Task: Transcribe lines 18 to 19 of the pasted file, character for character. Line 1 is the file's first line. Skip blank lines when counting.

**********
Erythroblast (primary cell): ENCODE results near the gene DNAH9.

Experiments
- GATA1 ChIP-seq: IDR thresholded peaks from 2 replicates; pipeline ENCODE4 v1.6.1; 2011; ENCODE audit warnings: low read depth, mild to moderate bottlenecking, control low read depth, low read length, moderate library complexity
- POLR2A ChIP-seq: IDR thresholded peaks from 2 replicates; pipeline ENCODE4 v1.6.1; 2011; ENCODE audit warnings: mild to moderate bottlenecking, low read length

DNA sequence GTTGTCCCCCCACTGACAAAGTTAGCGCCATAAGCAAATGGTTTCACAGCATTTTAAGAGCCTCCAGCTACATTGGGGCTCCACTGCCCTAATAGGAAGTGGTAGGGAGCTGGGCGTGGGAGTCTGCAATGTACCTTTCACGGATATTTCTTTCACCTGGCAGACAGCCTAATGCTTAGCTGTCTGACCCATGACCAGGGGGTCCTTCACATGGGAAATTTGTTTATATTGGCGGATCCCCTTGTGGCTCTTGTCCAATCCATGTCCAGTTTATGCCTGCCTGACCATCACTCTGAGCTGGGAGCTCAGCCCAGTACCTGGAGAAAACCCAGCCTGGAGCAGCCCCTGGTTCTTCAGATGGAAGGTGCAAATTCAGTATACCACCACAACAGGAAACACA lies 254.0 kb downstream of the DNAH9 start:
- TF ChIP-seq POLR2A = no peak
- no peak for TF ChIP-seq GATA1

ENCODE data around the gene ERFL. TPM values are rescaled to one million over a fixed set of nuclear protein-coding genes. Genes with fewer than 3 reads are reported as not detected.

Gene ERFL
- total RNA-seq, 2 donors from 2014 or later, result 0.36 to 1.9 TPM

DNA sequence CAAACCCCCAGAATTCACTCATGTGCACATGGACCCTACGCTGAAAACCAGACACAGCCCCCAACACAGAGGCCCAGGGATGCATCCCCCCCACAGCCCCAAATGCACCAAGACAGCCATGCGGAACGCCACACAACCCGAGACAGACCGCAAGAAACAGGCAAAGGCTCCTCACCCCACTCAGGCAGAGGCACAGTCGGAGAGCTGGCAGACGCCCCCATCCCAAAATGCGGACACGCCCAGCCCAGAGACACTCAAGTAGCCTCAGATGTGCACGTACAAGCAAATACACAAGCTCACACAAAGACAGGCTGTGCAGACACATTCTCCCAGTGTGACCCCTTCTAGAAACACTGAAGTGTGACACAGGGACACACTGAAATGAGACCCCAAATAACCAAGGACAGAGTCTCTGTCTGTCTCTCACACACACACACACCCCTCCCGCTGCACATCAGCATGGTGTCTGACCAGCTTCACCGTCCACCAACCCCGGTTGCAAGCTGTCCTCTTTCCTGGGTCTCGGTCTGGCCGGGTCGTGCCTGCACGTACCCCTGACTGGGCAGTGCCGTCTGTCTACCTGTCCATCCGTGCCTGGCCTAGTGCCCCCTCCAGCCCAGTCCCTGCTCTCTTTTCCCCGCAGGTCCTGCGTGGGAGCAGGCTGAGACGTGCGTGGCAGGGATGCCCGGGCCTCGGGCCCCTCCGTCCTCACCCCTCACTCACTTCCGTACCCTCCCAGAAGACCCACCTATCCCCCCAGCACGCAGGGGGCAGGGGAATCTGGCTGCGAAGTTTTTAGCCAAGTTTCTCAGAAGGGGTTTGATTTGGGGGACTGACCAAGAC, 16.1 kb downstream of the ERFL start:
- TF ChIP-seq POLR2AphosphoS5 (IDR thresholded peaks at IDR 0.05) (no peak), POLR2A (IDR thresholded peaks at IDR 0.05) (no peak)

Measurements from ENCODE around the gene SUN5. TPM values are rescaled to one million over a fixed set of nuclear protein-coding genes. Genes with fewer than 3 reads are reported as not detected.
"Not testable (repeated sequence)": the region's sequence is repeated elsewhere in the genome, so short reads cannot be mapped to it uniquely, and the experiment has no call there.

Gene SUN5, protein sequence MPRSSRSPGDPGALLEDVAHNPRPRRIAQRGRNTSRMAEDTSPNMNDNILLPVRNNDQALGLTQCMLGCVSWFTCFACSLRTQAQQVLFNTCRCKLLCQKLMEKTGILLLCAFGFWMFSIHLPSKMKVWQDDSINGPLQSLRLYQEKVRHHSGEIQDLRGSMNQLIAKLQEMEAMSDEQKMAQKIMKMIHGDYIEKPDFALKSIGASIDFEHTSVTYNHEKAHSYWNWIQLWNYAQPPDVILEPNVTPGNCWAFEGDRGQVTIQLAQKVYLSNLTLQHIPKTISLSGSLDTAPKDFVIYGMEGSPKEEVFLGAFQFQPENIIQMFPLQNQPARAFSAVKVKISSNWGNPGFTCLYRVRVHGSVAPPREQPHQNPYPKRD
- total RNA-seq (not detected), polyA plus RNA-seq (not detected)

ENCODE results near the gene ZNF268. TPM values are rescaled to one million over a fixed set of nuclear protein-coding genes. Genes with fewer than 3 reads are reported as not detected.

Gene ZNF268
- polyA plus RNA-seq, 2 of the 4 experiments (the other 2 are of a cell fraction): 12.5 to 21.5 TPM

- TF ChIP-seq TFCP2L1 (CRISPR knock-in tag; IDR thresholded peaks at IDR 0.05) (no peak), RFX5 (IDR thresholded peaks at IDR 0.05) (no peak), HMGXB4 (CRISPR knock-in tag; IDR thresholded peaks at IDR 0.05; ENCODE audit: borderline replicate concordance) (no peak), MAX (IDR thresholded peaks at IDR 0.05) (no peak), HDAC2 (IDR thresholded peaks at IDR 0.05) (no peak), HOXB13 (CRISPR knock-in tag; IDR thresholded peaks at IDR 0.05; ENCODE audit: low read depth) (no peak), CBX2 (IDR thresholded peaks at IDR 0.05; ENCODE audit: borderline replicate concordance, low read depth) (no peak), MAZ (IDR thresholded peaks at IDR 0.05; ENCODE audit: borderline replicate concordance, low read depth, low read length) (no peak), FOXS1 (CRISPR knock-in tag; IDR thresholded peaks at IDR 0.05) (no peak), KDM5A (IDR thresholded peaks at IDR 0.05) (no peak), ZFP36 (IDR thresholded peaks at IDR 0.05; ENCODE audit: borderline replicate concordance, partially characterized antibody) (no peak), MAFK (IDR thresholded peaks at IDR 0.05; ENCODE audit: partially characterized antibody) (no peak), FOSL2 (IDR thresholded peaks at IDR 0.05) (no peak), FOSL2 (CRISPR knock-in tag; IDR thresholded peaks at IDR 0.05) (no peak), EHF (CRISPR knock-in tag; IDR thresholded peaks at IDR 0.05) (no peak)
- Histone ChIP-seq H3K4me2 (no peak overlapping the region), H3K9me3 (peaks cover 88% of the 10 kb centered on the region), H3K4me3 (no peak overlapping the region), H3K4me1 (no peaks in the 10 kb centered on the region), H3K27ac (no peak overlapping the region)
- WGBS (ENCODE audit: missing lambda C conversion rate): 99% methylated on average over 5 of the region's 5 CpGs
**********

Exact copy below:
Gene ZNF268
- polyA plus RNA-seq, 2 of the 4 experiments (the other 2 are of a cell fraction): 12.5 to 21.5 TPM